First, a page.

The slaves had stopped at the fountain on the corner, only a few paces away. He could hear the low murmur of voices and the splashing of water. While one was filling his jar, the other would be lolling against the wall and gazing at anything that might be the least bit interesting. Like a man knocking on an unanswered door.
Glad he was under the arcade, the boy leaned back against the broad pillar where the slaves couldn’t see him, folded his arms, and pretended he could read the faded letters painted on the wall. The uncle was using his fist on the door now. Then he put his mouth to the gap where the latch was and shouted, “Delivery!”
It was plain they were wasting their time. The household slave should have been awake, even if no one else was, cleaning out the hearth and getting breakfast.
The uncle was making too much noise to hear the creak of hinges from the bar next door. The boy stepped forward and tugged at the side of his tunic. A hefty woman came out of the bar and glanced across at them but said nothing. She started lifting the shutters from their grooves and moving them indoors, opening up the whole of the entrance. It was going to be another warm spring day.
Finally, to the boy’s great relief, his uncle stepped back from the door and beckoned him to follow. The woman called after them,
“Hey! You can’t leave that there!”
“We’ll be back later,” the uncle told her without turning around. The uncle was limping and scowling all the way home, which was a longer trip than it should have been, because he led the boy along a street that passed a big house and down beside the market halls before doubling back down an alleyway, like he always did when he thought somebody might be watching. The boy trudged along beside him in silence, cradling his sore arm and trying not to think about the dead man in the barrel outside the doctor’s front door.
Publisher: Bloomsbury USA
Pub. Date: September 22nd, 2016
Bringing both the majesty and depravity of ancient Rome to life, Ruth Downie concocts a delicious mix of crime novel, mystery, and history lesson in the latest novel in her bestselling Medicus series, VITA BREVIS.
Ruso and Tilla’s excitement at arriving in Rome with their baby daughter is soon dulled by their discovery that the grand facades of polished marble mask an underworld of corrupt landlords and vermin-infested tenements.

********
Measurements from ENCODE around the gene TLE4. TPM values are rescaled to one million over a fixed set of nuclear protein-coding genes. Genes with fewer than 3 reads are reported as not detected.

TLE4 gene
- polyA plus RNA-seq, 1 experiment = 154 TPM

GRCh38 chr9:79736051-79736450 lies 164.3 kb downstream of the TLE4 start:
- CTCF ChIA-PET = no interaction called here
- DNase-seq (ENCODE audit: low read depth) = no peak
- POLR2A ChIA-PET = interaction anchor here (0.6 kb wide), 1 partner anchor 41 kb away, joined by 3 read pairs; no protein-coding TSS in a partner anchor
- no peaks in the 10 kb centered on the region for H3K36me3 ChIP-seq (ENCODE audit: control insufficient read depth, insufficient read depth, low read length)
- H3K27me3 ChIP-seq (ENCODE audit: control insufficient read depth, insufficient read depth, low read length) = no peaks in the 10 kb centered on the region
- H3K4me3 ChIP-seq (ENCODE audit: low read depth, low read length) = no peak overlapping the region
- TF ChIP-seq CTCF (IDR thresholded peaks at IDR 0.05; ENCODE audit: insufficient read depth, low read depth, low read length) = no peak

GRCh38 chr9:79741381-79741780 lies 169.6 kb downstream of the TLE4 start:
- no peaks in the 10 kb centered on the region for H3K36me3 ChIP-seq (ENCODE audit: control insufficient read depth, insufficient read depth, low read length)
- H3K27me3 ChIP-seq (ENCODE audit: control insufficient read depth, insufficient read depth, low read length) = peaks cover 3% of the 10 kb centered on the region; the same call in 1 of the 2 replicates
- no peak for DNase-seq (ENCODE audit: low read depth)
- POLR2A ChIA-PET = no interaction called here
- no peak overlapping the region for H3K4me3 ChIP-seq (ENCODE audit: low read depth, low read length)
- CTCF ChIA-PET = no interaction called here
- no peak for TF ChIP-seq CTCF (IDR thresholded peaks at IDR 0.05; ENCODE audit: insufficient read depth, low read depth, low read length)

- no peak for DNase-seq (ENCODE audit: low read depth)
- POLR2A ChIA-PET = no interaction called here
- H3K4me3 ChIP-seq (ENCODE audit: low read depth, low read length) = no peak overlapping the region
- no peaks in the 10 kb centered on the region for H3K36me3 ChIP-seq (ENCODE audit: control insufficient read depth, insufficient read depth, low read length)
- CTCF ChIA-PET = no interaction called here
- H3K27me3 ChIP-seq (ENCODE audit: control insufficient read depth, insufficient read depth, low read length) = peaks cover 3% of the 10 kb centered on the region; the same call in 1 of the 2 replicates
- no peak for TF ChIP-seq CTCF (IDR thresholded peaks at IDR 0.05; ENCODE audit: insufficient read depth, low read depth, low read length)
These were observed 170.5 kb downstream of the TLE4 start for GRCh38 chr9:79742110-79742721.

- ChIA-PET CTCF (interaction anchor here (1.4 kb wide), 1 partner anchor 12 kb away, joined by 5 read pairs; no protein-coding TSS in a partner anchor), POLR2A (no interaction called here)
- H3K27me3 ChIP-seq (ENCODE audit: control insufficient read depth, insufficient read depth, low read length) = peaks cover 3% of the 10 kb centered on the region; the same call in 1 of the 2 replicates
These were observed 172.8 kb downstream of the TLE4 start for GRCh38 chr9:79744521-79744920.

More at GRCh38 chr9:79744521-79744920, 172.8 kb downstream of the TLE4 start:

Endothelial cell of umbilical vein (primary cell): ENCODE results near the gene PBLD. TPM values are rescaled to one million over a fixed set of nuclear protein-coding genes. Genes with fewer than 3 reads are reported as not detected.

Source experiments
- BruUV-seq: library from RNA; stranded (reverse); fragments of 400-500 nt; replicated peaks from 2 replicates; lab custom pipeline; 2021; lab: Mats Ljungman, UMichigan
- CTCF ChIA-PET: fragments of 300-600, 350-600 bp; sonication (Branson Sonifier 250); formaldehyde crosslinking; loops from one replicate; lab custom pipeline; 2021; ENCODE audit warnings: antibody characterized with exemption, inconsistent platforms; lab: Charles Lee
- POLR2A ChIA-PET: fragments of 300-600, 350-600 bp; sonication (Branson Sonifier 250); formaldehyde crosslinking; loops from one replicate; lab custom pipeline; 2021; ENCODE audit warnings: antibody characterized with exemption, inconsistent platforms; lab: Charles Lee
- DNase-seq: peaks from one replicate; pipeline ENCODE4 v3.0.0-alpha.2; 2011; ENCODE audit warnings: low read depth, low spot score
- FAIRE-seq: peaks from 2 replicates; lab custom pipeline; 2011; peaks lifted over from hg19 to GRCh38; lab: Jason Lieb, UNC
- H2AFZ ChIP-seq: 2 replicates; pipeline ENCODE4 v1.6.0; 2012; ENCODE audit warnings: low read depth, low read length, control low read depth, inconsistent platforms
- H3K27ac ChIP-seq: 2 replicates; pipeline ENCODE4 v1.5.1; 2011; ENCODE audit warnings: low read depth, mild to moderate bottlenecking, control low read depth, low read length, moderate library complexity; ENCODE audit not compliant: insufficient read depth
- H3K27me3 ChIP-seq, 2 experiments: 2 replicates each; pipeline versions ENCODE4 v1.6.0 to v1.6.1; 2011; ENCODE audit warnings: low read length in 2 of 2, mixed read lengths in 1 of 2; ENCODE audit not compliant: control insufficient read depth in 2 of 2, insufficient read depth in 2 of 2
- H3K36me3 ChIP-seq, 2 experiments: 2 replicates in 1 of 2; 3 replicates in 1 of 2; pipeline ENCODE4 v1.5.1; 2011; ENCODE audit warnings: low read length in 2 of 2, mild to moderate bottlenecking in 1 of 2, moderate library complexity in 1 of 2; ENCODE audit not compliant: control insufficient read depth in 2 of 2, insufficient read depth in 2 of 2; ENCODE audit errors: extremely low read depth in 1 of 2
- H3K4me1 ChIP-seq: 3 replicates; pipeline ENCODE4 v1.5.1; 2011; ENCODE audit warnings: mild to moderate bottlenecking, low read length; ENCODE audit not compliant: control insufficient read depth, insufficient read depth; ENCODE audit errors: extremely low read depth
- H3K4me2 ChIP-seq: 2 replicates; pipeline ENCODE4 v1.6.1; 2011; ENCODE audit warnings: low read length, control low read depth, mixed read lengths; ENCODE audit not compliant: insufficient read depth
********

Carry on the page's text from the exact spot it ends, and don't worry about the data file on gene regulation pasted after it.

Ruso finds that his predecessor Doctor Kleitos has fled, leaving a dead man in a barrel on the doorstep with the warning, ‘Be careful who you trust’. Distracted, Ruso makes a grave mistake, causing him to question his own competence and integrity.
With Ruso’s reputation under threat, he and Tilla must protect their small family by tracking down the vanished doctor – and discovering the truth behind the man in the barrel.
VITA BREVIS is brimming with humor, clever plot twists, and evocative historical details, as Ruth Downie follows her beloved characters in their next adventure.
Praise for Vita Brevis
“Masterfully draws out its suspense, painting a vivid portrait of ancient Rome that feels persuasive and authentic” —Kirkus Reviews
“Downie’s plotting is as engaging as ever… much more than a mystery novel” —Historical Novel Society
“Reading ‘Vita Brevis’ felt like catching up with old friends” —Italophile Book Reviews
Praise for Ruth Downie and the Medicus Series
“Attention to day-in-the-life period details, judiciously doled-out twists, and dry British humor . . . One hell of a toga party” —Entertainment Weekly
“Wonderfully entertaining” —Newsweek
“Places Downie alongside such established masters of the Roman historical as Steven Saylor and Rosemary Rowe” —Publishers Weekly
“Ruso rocks. Let’s hear it for those Romans” —Kirkus Reviews
“Downie’s attention to detail—both historical detail and human detail—makes this series a joy to read for the mystery lover, the classics fan, or anyone seeking more character-driven genre fiction” — Historical Novel Society
Ruth Downie is the author of the New York Times bestselling Medicus, as well as Terra Incognita, Persona Non Grata, Caveat Emptor, Semper Fidelis, and Tabula Rasa. She is married with two sons and lives in Devon.